BAE Systems Australia is calling on Australian industry to register their interest to participate in key supplier roles to support the Royal Australian Navy’s $35 billion Hunter Class frigate program.
To continue reading the rest of this article, please log in.
Create free account to get unlimited news articles and more!
BAE Systems has a number of opportunities open to Australian suppliers through the Industry Capability Network (ICN). The program is currently in design and productionisation (D&P) phase.
There are a number of opportunities for Australian industry to participate in the SEA 5000 program, including:
- Fin stabiliser and steering gear assembly and test;
- Fin stabiliser and steering gear castings;
- Fin stabiliser and steering gear forgings;
- Fin stabiliser and steering gear major fabrications;
- Fin stabiliser/steering gear hydraulic power units;
- Supply of fixed bolted propellers; and
- Replenishment at sea (RAS) sliding high points.
The above opportunities will close on Tuesday, 31 March 2020 and an additional opportunity to provide cyber security services closes on 3 April 2020.
The Hunter program is the largest surface combatant acquisition program in Australia’s history. ASC Shipbuilding predicts it will create and sustain more than 4,000 jobs across their business and the wider Australian defence supply chain over the life of the program.
In June 2018, the Commonwealth government announced BAE Systems Australia as the successful tender for the $35 billion SEA 5000 Future Frigate program.
The nine Hunter Class frigates will be based on the BAE Systems Type 26 Global Combat Ship currently under construction for the Royal Navy and will replace the eight Anzac Class frigates when they enter service beginning in the late 2020s.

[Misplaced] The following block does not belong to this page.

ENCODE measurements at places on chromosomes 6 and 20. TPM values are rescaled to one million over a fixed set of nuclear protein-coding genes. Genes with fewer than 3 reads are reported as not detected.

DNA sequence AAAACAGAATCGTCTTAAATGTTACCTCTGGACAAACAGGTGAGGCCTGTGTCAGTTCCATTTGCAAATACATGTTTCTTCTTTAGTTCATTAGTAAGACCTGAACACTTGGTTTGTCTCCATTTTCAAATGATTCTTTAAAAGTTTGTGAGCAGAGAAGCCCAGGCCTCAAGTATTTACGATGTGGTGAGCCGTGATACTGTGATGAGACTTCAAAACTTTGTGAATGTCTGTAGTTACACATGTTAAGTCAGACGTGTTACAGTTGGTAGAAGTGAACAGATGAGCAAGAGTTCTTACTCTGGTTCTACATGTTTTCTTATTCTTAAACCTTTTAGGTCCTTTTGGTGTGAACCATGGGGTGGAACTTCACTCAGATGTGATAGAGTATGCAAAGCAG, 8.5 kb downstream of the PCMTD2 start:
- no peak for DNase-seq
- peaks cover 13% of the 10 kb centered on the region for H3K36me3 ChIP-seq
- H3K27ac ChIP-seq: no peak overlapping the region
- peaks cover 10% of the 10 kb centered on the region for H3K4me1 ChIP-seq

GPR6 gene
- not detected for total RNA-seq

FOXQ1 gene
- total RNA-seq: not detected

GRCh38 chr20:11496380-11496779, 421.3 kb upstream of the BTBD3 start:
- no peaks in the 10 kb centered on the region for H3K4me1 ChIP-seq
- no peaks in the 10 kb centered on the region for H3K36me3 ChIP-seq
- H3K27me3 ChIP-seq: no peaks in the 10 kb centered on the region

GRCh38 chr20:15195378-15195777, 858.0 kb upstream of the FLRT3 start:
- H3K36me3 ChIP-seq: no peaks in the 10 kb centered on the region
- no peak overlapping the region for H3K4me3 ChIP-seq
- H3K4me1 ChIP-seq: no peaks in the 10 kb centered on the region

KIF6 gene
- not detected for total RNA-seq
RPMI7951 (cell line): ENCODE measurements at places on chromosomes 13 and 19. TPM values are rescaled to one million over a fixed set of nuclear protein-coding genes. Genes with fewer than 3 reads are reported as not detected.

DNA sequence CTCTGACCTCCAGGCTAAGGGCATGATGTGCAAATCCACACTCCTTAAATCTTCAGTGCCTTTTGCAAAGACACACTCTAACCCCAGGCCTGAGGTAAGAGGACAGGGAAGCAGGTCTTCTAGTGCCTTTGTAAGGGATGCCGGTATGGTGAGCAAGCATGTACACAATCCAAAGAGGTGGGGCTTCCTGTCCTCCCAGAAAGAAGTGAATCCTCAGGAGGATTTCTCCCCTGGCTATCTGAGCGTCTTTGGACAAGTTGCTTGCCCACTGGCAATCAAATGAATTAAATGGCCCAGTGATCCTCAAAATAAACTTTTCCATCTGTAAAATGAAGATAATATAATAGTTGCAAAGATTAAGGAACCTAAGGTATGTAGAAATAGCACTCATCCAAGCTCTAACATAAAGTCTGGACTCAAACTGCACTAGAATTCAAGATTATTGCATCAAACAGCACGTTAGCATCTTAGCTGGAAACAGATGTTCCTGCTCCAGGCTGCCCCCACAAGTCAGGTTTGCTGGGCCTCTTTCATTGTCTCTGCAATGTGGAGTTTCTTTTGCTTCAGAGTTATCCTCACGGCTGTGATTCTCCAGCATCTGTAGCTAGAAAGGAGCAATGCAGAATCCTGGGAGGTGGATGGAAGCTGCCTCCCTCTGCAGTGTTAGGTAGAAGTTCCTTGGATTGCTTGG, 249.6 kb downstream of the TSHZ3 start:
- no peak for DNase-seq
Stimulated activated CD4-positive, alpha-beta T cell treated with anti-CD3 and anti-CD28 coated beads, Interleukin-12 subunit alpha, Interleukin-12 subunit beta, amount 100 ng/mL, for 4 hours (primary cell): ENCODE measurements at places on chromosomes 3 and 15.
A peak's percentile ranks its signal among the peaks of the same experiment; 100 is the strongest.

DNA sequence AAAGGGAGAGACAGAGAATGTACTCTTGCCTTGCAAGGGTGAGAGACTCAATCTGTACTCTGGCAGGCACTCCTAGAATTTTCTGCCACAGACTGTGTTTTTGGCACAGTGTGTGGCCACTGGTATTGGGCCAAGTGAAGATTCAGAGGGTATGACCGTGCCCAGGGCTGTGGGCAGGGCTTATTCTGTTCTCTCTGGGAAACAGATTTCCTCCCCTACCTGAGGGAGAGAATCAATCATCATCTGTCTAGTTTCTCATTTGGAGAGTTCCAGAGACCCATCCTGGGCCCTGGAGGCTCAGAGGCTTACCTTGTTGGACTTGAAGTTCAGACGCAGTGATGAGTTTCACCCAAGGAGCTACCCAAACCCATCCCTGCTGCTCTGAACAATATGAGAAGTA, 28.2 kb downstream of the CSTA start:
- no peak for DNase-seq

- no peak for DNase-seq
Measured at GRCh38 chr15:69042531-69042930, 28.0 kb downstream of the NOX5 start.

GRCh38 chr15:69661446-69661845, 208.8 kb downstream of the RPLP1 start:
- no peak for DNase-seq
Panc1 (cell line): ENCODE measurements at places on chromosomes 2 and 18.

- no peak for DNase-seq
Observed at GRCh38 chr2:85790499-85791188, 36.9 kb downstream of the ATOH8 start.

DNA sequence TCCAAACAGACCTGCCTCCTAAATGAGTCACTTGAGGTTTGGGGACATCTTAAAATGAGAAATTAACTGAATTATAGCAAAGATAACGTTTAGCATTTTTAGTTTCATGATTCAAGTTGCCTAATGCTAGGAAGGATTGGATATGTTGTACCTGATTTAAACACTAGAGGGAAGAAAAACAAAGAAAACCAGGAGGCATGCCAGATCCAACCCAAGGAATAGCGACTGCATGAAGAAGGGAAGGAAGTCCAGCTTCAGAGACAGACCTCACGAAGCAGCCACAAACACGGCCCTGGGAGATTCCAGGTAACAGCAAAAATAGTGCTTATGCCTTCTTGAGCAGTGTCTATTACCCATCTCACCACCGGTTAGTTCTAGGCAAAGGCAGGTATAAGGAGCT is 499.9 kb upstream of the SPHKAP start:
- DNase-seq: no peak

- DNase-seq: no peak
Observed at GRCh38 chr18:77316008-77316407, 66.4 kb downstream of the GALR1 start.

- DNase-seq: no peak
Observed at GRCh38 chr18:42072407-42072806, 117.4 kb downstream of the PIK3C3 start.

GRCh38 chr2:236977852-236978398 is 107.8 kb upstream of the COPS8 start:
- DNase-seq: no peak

The Hunter Class is billed as an anti-submarine warfare (ASW) centric vessel delivering an advanced ASW capability to the RAN at a time when 50 per cent of the world’s submarines will be operating in the Indo-Pacific region.
BAE Systems Australia announced that it had selected Lockheed Martin Australia and Saab Australia as combat systems integration industry partners, responsible for delivering the Australian designed CEAFAR 2 Active Phased Array Radar, Lockheed Martin designed Aegis combat management system and Saab Australia 9LV tactical interface.
The $35 billion program sees ASC Shipbuilding become a subsidiary of BAE Systems throughout the build process beginning in 2020 at the Osborne Shipyard in South Australia, creating more than 4,000 jobs.
BAE Systems expects the Australian industry content for the Hunter Class build will be 65-70 per cent, which will create and secure thousands of jobs for decades.
At the end of the program the Commonwealth will resume complete ownership of ASC Shipbuilding, thereby ensuring the retention in Australia of intellectual property, a highly skilled workforce and the associated equipment.
SEA 5000 is expected to support over 500 Australian businesses who have been pre-qualified to be part of the Hunter Class supply chain, with the Australian steel industry in particular benefiting from the 48,000 tonnes of steel required to build the ships